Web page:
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Within a few months after the introduction of PACS in our trust for viewing and storing radiology images we noticed two very distinctive images being accessed recurrently in our department. These were accessed mainly by staff from other departments who were demonstrating the abnormalities to groups of onlookers. The first image is of a priapic penis. The second shows a massive vibrator in a patient's colon. Both the images have had measurements taken and the virtual rulers have been left across the images.
Our NHS trust extends over two separate hospital sites. The second patient never attended our hospital site; he was treated at the adjacent site. Both these images are freely available for viewing across both sites by means of PACS. It has become apparent that the names of these patients are known to a wide variety of medical, nursing and ancillary staff from various specialties across the two hospital sites.
From access records obtained by our information technology department we found, for the three PACS terminals in our emergency department (ED), the first patient's images had been viewed on 9 instances by 5 different users, whilst the second patient's images had been viewed on 16 instances by 10 different users. These figures are an underestimation of the number of times these images are downloaded as the PACS system is also aligned to the world-wide-web browser; web-based viewings cannot be counted and are untraceable to user.
We took several steps to decrease the chance of recurrence. Notices were put on all the computer terminals reminding users to log out after each episode. We informed all users of the terminals that we were able electronically to ascertain what images they were accessing. The doctors who were known to have downloaded these images in the ED were asked by a consultant whether they believed they were acting in the best interests of patient care and whether they believed they were upholding the patient's confidentiality. They were reminded of the Caldicott principles.1 Since these procedures have been put into place only one similar episode has occurred to our knowledge.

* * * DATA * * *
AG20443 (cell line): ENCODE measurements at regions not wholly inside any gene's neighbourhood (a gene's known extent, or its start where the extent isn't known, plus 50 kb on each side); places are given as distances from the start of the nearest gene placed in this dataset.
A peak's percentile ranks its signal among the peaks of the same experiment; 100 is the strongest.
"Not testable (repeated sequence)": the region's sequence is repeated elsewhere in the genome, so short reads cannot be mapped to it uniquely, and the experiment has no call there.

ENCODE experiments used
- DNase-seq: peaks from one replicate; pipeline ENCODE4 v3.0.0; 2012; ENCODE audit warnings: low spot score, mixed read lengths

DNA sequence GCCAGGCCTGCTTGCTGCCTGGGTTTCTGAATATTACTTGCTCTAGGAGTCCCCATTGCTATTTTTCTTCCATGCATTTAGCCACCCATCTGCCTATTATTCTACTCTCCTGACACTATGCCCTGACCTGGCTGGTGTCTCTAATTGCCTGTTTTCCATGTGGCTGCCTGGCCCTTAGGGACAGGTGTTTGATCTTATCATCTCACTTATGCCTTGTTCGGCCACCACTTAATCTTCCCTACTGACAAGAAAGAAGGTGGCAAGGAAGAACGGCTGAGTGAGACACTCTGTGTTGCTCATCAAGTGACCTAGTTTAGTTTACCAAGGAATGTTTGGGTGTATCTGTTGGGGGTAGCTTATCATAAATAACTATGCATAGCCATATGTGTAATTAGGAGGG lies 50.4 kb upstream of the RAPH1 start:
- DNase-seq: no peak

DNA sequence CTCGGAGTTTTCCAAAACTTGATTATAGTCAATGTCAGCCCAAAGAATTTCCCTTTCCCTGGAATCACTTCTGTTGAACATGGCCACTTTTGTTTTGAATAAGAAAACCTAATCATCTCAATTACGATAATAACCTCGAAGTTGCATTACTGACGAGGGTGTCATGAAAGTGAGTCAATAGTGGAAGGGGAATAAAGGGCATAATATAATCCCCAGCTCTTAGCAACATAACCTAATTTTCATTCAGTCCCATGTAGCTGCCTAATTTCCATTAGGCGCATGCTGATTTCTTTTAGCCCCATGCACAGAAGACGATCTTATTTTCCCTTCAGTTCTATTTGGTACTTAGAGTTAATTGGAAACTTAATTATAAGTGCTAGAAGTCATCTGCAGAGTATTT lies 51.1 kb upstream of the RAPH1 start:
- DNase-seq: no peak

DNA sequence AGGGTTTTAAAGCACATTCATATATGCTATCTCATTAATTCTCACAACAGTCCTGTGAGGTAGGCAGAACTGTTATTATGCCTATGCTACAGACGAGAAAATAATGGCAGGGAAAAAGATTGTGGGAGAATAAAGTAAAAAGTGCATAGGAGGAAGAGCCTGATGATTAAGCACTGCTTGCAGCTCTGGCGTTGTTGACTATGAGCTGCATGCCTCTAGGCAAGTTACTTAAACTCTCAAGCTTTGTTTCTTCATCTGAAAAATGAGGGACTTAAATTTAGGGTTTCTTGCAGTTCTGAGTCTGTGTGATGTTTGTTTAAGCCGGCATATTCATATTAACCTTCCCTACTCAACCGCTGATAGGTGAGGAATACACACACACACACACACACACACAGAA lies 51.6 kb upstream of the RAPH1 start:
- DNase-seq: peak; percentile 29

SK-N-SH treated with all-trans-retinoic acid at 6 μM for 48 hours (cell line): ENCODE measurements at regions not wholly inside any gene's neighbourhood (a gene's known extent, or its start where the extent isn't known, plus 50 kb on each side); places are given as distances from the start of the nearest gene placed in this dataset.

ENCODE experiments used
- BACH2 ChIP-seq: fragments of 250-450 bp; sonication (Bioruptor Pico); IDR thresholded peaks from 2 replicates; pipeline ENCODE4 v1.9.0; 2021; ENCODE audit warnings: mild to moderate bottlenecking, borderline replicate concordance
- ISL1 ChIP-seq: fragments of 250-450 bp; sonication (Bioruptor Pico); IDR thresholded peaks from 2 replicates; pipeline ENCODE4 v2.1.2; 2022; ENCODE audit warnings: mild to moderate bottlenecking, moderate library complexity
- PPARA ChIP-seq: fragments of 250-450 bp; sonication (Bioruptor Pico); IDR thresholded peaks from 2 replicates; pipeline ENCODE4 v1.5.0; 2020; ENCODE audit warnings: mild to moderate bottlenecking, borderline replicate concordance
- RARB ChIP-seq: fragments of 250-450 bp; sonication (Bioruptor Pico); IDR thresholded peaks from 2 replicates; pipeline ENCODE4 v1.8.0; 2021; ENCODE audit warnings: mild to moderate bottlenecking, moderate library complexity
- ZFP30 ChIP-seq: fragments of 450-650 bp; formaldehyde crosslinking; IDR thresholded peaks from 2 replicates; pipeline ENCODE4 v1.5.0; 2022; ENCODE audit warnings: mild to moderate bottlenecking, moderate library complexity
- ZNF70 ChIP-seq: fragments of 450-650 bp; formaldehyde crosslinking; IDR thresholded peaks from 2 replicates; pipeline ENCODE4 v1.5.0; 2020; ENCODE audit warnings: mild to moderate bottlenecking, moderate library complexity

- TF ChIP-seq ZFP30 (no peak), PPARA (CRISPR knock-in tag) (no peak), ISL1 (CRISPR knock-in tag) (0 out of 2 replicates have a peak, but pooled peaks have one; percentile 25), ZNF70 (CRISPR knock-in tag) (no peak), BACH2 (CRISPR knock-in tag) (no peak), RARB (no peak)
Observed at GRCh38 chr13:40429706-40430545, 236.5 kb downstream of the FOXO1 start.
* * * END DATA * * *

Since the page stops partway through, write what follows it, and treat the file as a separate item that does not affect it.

The advantages of PACS and similar systems are ease of access and immediate sharing of data and images that can result in better patient care.2 With an electronic system, images can be viewed trust-wide, on any terminal, at any time. From the initial impulse to download an image to actually looking at the image takes only a few seconds; if you remember the name you can find the image. With hard copies, the effort involved in finding the radiograph gives time for the clinician to reflect whether there is a need to share the information; hard copies can only be in one place at any one time. They tend to stay with the patient and the team looking after the patient, and are filed away when the patient is discharged.
Some work has been published on the confidentiality of computer-stored medical information.3 With specific reference to radiographs stored on a web-based system such as PACS much effort has gone into ensuring that the information is secure. In relation to the instances at our trust illustrated above, we find that simply using passwords and usernames to access medical information may not be enough. The mere knowledge of a patient's name is sufficient information to enable anyone logged onto the system to access all imaging for that patient. With the advent of systems to make more medical information available this worry becomes increasingly pertinent across other fields.
Medical information should be handled discreetly and in such a way that patient information is fully protected.4 The Caldicott Report,1 published in 1997, made several recommendations aimed at protecting such information:
Justify the purpose(s) of using confidential information
Only use it when absolutely necessary
Use the minimum that is required
Access should be on a strictly need-to-know basis
Everyone must understand his or her responsibilities
Understand and comply with the law.
Nothing can guard against the voyeuristic nature of human beings. However, the use of information technology and digital web-based information systems being brought into use nationally throughout all NHS trusts5,6 brings into question how to ensure that patients' personal information is accessed only by those who 'need to know', with utmost respect for confidentiality.
Names and addresses supplied*
*The JRSM waived its usual rule against anonymity because the authors wished to make a general point without embarrassing local colleagues or their hospital trust—Editor